Take a Drink: whenever Gerwig says something off-putting and/or pretentious
That… is pretty much all you need, but-
Do a Shot: whenever you hear the title
By: Henry J. Fromage (Three Beers) –
Frances Ha delivered the title of New York Hipster Indie Princess to Greta Gerwig, and apparently it’s one that she’s loathe to relinquish. Since its 2012 premiere, she’s courted a female version of How I Met Your Mother, realized that was a terrible idea, showed up in Portlandia (of course), Eden- a pretty awesome-sounding French EDM flick, The Humbling- a pretty terrible sounding latter day Barry Levinson/Al Pacino project, and then high-tailed it back to that NYC wheelhouse for the upcoming Maggie’s Plan and a reunion with Noah Baumbach in Mistress America.
Hey, that’s this movie!
In Mistress America, Gerwig actually plays second fiddle to Lola Kirke (sister of Girls‘s Jemima Kirke), a freshman writing student in search of a little direction who thinks she finds it in her glamorous soon to be stepsister, who’s gregarious, over the top, and even lives in Times Square (in a commercially zoned makeshift apartment)!
You already know whether you like this movie. Does Lena Dunham make your skin crawl? Does your eye go spastic when you hear “Quirky” or “Hipster”? Does the name ‘Wes Anderson’ blur your vision in meticulous, pastel-colored, perfectly-centered patterns?
Does Adam Driver in an apron give you weird erections and crippling self-hate? Just me?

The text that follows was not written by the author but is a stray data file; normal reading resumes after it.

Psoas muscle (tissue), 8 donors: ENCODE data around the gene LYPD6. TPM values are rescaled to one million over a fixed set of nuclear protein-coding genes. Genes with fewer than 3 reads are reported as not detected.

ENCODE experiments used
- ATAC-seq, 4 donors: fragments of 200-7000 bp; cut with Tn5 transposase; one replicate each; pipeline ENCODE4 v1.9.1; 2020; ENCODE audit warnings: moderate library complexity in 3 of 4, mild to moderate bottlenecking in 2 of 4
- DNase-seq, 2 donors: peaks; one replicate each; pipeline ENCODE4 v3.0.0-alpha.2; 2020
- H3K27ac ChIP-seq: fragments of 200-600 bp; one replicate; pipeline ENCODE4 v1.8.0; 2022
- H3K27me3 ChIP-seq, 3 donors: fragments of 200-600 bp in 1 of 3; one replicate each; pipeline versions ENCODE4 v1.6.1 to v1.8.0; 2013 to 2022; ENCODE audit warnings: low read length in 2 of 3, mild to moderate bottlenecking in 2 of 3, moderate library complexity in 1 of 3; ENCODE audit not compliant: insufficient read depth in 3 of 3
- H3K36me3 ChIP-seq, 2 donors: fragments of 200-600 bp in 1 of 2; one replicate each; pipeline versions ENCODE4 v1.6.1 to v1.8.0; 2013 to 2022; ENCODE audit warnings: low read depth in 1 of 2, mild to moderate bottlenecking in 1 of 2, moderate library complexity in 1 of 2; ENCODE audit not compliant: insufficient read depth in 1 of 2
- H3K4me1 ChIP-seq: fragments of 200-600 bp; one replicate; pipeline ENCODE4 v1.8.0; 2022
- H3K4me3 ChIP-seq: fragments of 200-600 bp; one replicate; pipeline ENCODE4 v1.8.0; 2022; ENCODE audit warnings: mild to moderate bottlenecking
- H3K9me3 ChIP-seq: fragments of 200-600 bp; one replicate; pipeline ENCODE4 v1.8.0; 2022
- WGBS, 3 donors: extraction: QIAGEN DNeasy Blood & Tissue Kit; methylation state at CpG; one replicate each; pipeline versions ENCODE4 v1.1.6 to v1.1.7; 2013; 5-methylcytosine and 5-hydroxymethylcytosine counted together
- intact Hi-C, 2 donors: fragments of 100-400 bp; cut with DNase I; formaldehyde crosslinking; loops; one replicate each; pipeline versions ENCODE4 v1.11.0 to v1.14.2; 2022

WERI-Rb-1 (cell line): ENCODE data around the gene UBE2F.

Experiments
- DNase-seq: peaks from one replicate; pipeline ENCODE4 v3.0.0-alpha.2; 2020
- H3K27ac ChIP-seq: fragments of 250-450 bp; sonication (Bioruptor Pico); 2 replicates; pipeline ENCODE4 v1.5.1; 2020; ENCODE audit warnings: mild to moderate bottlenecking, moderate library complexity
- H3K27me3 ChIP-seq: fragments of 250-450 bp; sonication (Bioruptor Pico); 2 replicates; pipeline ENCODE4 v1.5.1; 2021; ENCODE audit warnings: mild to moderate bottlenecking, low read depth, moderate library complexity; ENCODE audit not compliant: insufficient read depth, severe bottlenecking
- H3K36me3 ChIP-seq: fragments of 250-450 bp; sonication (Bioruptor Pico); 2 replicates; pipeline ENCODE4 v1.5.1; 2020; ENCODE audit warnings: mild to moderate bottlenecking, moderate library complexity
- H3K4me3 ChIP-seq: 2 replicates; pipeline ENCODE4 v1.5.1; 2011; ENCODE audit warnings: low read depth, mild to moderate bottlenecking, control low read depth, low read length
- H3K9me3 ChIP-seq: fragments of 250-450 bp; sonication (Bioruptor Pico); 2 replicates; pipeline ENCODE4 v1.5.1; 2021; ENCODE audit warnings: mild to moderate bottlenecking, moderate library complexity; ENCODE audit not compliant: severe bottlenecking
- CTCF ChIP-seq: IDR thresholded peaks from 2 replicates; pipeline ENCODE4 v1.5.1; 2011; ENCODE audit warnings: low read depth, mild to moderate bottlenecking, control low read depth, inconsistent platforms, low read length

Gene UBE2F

However, if you, like me, have none of those problems, you’ll likely find something to appreciate about Mistress America. Kirke and Gerwig are most definitely Girls who would fit into Girls, delivering a perfect balance of oblivious pretension, desperate pathos, small cruelties, and ace comedic timing. Gerwig’s doing what she does excellently, but Kirke is the real breakout, shades of Elizabeth Olsen, but hopefully going on to much better roles.
Baumbach has really found his groove, combining his Anderson-esque stagey framing and ace deployment of diagetic music with cutesy, clever, and sharp dialogue (also courtesy of Gerwig). The rat-a-tat comedy reaches vaudevillian levels in the final housebound setpiece, which would likely play just as well on (or off?) Broadway as the screen.
The plot rushes forward quickly enough for you not to notice the fact not much is really happening. However, it’s too quick to properly set up the characters and their dilemmas in a way that drives much conflict. The farce overwhelms the drama, which isn’t a bad thing until the film tries to inject some dramatic weightiness late in the film, which the plot simply can’t support.
Perhaps all the critical accolades are working against it in this way, but it’s hard not to also find the message of the film wispy and inconsequential. Frances Ha was able to pack in enough insight to live up to its reputation regardless of its meanderings and pretensions, but Mistress America isn’t as capable.
Your life must be so hard…
If you like Frances Ha or many of the rich girls behaving badly in NYC indie flicks and TV shows that dot the current pop culture landscape (as I do), you’ll enjoy the awkward comedy of Mistress America. It just has about as much to say about the human condition as any of them, which, after dozens of attempts… ain’t much ultimately.